On Wednesday, Lowndes County supervisors spent most of their last meeting of 2020 talking about how the county will handle employee sick leave related to COVID-19 in 2021.
County Administrator Jay Fisher informed supervisors of a need to change the COVID-19 policy because of changes included in the new relief package passed by Congress and signed by the president on Sunday.
“Under the CARES Act that expires on Dec. 31, the federal government provided for 80 hours of paid time off for people that were either infected by the virus or exposed to someone with the virus and had to quarantine,” Fisher said. “We were hopeful that part of the act would be renewed, but the new act does not include that protection. Right now, our policy mirrors the policy we had. Now that’s changing as of Friday, we’re going to take some kind of action.
Fisher recommended that the board agree to change the policy to continue providing 80 hours for COVID-related absences among its employees. District 5 Supervisor Leroy Brooks said the Mississippi Legislature passed legislation before the federal CARES Act was passed that allowed local governments to pay employees with COVID-related absences without requiring employees to use their sick days.
“The other thing is that, at some point during my tenure on the board, there was a policy that allows employees to donate their sick time to other employees,” Brooks said.
Fisher acknowledged that possibility, but raised the question of whether it was fair to all employees.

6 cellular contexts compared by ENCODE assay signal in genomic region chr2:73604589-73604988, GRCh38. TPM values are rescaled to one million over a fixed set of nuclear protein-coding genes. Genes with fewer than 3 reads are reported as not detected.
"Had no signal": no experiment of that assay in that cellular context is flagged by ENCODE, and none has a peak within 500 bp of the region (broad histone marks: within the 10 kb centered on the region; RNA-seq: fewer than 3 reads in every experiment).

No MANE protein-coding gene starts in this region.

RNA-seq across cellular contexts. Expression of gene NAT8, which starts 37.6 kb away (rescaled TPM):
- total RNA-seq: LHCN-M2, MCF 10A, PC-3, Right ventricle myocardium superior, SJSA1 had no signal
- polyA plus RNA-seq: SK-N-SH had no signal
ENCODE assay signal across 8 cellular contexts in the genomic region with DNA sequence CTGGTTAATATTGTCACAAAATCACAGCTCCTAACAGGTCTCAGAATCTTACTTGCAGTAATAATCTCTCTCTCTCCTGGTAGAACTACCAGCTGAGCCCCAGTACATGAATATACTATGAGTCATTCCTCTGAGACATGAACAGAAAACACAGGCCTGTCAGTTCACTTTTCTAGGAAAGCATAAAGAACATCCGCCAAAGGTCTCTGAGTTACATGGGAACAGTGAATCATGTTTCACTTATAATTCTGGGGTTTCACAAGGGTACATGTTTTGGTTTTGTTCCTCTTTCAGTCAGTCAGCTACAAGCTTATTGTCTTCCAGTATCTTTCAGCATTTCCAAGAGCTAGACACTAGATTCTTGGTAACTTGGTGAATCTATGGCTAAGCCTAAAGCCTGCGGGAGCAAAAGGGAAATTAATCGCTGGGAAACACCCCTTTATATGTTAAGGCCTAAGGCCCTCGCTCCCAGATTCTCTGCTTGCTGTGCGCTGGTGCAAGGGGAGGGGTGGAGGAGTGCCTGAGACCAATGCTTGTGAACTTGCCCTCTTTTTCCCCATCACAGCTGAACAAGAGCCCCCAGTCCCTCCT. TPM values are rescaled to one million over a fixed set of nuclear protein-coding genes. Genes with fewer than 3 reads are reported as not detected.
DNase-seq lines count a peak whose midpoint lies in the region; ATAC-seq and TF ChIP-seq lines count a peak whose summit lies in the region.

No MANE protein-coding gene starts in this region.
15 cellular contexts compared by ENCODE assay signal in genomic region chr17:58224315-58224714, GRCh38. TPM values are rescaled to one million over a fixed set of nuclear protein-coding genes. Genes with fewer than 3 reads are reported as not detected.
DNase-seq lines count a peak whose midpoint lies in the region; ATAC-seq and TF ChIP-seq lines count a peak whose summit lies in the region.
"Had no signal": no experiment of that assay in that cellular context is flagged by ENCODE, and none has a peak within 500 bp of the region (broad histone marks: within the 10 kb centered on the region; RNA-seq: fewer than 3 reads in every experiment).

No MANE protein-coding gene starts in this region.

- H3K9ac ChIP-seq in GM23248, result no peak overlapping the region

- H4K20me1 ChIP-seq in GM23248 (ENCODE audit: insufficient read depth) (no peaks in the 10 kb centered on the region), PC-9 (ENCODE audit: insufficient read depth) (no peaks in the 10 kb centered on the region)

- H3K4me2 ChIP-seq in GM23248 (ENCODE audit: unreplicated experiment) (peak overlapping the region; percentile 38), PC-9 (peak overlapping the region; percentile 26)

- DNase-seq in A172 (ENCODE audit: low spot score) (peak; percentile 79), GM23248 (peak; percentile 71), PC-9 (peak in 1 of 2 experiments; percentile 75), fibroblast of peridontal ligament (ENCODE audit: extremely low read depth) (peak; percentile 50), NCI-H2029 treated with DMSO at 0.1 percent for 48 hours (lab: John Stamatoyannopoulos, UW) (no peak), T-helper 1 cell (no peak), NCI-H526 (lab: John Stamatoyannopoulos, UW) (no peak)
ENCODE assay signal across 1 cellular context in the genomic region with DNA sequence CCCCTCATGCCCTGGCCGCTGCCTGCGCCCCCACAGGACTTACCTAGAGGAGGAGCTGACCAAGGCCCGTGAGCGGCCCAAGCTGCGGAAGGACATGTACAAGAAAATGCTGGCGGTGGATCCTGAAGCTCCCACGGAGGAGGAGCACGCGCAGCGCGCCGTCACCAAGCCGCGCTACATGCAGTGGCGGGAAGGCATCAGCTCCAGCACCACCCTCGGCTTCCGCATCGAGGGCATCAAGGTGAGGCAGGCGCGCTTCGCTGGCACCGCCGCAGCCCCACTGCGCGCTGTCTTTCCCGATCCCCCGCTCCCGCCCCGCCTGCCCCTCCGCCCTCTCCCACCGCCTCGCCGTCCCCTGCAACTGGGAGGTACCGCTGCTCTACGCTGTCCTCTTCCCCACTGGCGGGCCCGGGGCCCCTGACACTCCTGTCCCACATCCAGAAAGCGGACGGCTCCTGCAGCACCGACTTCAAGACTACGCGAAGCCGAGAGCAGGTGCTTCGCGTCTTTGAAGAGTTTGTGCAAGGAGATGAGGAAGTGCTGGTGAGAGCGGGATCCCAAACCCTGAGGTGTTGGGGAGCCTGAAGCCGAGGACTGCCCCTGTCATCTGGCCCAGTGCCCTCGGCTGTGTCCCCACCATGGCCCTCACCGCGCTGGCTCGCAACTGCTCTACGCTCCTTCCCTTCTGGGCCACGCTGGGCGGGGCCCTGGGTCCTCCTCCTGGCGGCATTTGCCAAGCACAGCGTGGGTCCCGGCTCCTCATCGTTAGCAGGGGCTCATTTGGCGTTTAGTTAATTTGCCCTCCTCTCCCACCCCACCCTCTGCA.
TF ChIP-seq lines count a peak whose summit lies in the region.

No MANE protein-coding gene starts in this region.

“Let’s say someone got coronavirus in November and the federal government provided 80 yours of time off.” Fisher said. “That person didn’t have to use his sick time or vacation time. The government provided it.
“Now, another person gets coronavirus on Jan. 4,” he continued. “Am I going to tell that person, ‘Sorry, but we’re not going to provide those 80 hours of time off. You’re going to have to use your own personal time or sick time just because of the timing of when you got the virus?’ My recommendation is that we mirror what we have now and carry it forward to 2021. I realize there may be other ideas, though, and that’s why I’m bringing it to your attention now so that we can make a decision at our next meeting.”
The board took no action, but agreed that it will adopt a policy to address the issue at Monday’s board meeting.
Slim Smith is a columnist and feature writer for The Dispatch. His email address is firstname.lastname@example.org.
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